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How to Live Your Life While Paying Off Debt

By Matt Timms

As a brand-new homeowner, Michael Timmerman was intent on paying off his mortgage as quickly as possible. Within two years, he managed to do just that — but it wasn't easy.

The Atlanta-based journalist worked an additional 10 hours a week, slashed his entertainment expenses in half, and negotiated lower car insurance payments. Yet even with all the compromises, Timmerman gave himself $100 in spending cash for every $5,000 he paid toward his debt. He used the money to buy anything he wanted, from a new pair of shoes to nice meals to a vacation. As he explains, his decision to pay off his mortgage wasn't about frugality, it was about freedom.

"The math of money is only one piece of your financial puzzle," says Jacquette M. Timmons, financial behaviorist and author of Financial Intimacy. "How you experience it emotionally is the other. This is especially true when it comes to paying off debt, because it can be emotionally draining to have all your resources going toward your debts and other obligations."

But tackling debt doesn't need to weigh down your daily life. As Timmerman discovered — and experts point out — there are some steps you can take to repay loans and still live comfortably.

Decide on your priorities

Spending on yourself while paying down debt can be a tricky balance to strike, and it helps to give priority to the things you value.

That's what Melanie Lockert discovered when she was working to pay off $68,000 in student loan debt. The Los Angeles-based author of Dear Debt: A Story About Breaking Up With Debt paid off the balance in four-and-a-half years but also carved out money for little luxuries, like a daily cup of coffee and an annual massage. "I decided those [kinds of perks] were worth it based on my values and how they made me feel," she says. "I side hustled a lot to pay off debt, so relaxing with a coffee or massage really helped."

Such small but meaningful perks are important, as they can offer a psychological boost, says Brian Kuhn, a certified financial planner at PSG Clarity in Fulton, MD. "But ideally, those luxuries are things that help you improve yourself and your ability to earn money, like something that provides stress relief or makes you healthier, or a hobby you could turn into an income-producing activity, for example," he adds.

Related: 7 Steps to De-Stress and Master Your Financial Health

Create breathing room in your budget

It's not always easy to find room in the budget for small luxuries, especially when a portion of your earnings are going toward debt repayment. But seeing exactly how you're spending your money is a good place to start, says Shawn Tydlaska, CFP, Founder and CEO of Ballast Point Financial Planning in Burlingame, CA. In the process, you can identify bills that can be negotiated or expenses that can be easily cut, such as a streaming service you forgot you signed up for or a subscription to a magazine you no longer read.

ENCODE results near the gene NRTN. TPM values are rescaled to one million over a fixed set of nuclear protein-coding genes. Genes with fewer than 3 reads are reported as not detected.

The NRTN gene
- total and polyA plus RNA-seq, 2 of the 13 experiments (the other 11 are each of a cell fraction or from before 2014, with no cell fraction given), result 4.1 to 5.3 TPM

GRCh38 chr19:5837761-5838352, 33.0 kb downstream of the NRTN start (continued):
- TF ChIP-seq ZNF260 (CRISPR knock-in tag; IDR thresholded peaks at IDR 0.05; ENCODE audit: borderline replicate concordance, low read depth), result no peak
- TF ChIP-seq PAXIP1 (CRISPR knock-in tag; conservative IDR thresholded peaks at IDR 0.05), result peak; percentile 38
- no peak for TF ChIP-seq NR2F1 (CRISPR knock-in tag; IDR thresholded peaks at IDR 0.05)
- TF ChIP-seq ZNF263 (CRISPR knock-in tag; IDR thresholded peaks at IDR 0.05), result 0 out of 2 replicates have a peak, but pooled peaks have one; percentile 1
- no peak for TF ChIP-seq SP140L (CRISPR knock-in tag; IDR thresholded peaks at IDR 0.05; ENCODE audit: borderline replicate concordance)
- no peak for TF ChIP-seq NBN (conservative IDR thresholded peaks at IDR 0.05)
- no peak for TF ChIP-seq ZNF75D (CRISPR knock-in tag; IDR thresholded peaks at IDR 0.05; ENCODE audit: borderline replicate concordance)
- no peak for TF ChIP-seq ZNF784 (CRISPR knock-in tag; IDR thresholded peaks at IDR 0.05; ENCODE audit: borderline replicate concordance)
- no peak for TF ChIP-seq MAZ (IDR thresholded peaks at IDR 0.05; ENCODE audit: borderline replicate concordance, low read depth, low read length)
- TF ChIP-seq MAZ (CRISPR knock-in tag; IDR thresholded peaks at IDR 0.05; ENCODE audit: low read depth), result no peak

Also consider enlisting the help of budgeting apps like PocketGuard,* which collates your money, bills, and budget to calculate your income and monthly expenses, and uses forecasting technology to determine where you should spend and save.

Find ways to make your money go further

When resources are limited, it helps to look for ways to get the most out of your purchases. Using coupon codes and discount sites, for instance, can trim the cost of an item you're planning to buy. And in some cases, it may make sense to invest in certain pricier items now if they pay off in the long run.

Finding frugal ways to enjoy your favorite activities can also be effective. Instead of going to happy hour after work, Lockert bought an inexpensive bottle of wine and invited friends over. "Using a little bit of creativity, you can do what you love without spending a ton of money," she says.

Also consider creating a new stream of revenue for yourself, whether by taking on extra hours at work, like Timmerman did, or tapping into sharing services. There are plenty of opportunities: For example, skiers, surfers, and cyclists can rent out unused equipment on Splinlister*, while those with room to spare in the driveway can rent out a parking space through apps like JustPark*.

Related: Use Your Money to Improve Your Life

Remember your 'why'

When you're paying off debt, it can feel like the temptation to splurge on yourself is at every turn. To nip the urge to overspend, stay focused on the reasons why you wanted to rid yourself of debt in the first place, suggest Deacon Hayes, who repaid $52,000 of debt in 18 months and today runs the personal finance blog Well Kept Wallet*. "Why do you want to get out of debt?" he says. "Because that will motivate you to say, 'I'm going to order water instead of a beer' when you're out with friends at a restaurant."

"We all want financial freedom and the autonomy to, at some point, no longer be reliant on the same day job for financial support," agrees Cady North, CEO and financial advisor at North Financial Advisors. "The question is how bad do you want it? Do you want it more than getting a new car every few years or always having the latest gadgets?"

By examining your expenses, prioritizing the things you value, and making the most of what you earn, you can help strike a balance between paying off your debt and still enjoying life.

*Remember to always check the app terms and privacy policy before downloading these or any other apps and make sure you understand and are comfortable with the types of information collected and how it is used.

Matt Timms is a journalist based in the London area who writes about a range of business and finance-related topics and specializes in green business and sustainability.

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